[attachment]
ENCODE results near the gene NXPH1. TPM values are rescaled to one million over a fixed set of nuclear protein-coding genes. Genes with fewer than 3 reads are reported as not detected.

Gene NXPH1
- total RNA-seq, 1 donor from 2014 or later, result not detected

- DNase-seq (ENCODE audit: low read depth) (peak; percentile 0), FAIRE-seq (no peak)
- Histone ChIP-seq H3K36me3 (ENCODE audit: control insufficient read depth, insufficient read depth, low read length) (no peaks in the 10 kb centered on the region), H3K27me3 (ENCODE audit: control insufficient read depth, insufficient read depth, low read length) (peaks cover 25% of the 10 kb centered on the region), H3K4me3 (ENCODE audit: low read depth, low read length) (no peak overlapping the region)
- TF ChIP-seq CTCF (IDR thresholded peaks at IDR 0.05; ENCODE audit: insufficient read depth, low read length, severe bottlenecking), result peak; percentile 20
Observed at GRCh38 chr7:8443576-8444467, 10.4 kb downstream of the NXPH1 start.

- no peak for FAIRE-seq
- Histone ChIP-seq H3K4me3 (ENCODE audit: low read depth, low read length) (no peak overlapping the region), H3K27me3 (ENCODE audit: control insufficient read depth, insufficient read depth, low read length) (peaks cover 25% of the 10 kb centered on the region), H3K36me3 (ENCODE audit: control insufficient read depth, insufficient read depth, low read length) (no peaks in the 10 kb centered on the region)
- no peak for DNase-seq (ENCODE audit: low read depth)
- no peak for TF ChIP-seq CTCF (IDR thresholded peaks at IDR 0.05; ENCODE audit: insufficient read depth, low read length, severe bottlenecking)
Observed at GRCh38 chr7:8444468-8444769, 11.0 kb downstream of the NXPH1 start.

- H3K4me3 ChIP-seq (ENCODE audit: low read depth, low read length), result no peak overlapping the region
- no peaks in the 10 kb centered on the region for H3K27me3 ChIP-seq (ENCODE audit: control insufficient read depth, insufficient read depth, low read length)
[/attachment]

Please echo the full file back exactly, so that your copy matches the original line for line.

ENCODE results near the gene NXPH1. TPM values are rescaled to one million over a fixed set of nuclear protein-coding genes. Genes with fewer than 3 reads are reported as not detected.

Gene NXPH1
- total RNA-seq, 1 donor from 2014 or later, result not detected

- DNase-seq (ENCODE audit: low read depth) (peak; percentile 0), FAIRE-seq (no peak)
- Histone ChIP-seq H3K36me3 (ENCODE audit: control insufficient read depth, insufficient read depth, low read length) (no peaks in the 10 kb centered on the region), H3K27me3 (ENCODE audit: control insufficient read depth, insufficient read depth, low read length) (peaks cover 25% of the 10 kb centered on the region), H3K4me3 (ENCODE audit: low read depth, low read length) (no peak overlapping the region)
- TF ChIP-seq CTCF (IDR thresholded peaks at IDR 0.05; ENCODE audit: insufficient read depth, low read length, severe bottlenecking), result peak; percentile 20
Observed at GRCh38 chr7:8443576-8444467, 10.4 kb downstream of the NXPH1 start.

- no peak for FAIRE-seq
- Histone ChIP-seq H3K4me3 (ENCODE audit: low read depth, low read length) (no peak overlapping the region), H3K27me3 (ENCODE audit: control insufficient read depth, insufficient read depth, low read length) (peaks cover 25% of the 10 kb centered on the region), H3K36me3 (ENCODE audit: control insufficient read depth, insufficient read depth, low read length) (no peaks in the 10 kb centered on the region)
- no peak for DNase-seq (ENCODE audit: low read depth)
- no peak for TF ChIP-seq CTCF (IDR thresholded peaks at IDR 0.05; ENCODE audit: insufficient read depth, low read length, severe bottlenecking)
Observed at GRCh38 chr7:8444468-8444769, 11.0 kb downstream of the NXPH1 start.

- H3K4me3 ChIP-seq (ENCODE audit: low read depth, low read length), result no peak overlapping the region
- no peaks in the 10 kb centered on the region for H3K27me3 ChIP-seq (ENCODE audit: control insufficient read depth, insufficient read depth, low read length)